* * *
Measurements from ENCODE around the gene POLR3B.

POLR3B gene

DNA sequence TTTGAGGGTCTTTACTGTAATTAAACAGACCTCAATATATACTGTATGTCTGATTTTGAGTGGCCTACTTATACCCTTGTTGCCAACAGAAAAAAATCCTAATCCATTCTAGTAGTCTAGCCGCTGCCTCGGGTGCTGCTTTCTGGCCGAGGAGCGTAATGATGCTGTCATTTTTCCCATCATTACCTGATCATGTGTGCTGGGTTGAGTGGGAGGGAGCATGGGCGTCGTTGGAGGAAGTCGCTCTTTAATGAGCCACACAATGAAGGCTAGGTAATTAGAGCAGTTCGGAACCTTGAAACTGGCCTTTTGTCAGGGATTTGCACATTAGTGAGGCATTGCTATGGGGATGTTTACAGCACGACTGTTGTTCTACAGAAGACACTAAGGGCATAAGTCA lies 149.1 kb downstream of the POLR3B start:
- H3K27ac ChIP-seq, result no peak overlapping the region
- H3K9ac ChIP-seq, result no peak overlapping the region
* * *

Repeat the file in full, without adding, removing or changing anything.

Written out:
Measurements from ENCODE around the gene POLR3B.

POLR3B gene

DNA sequence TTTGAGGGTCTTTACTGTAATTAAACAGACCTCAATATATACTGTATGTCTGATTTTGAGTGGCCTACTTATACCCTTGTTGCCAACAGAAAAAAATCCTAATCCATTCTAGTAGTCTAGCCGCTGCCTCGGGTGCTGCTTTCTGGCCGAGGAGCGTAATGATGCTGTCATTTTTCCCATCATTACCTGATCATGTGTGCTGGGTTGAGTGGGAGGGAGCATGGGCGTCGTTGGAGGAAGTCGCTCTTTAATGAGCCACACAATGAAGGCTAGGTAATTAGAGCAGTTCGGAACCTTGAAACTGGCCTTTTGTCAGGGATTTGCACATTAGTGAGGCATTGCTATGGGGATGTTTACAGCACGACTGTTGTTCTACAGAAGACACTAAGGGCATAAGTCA lies 149.1 kb downstream of the POLR3B start:
- H3K27ac ChIP-seq, result no peak overlapping the region
- H3K9ac ChIP-seq, result no peak overlapping the region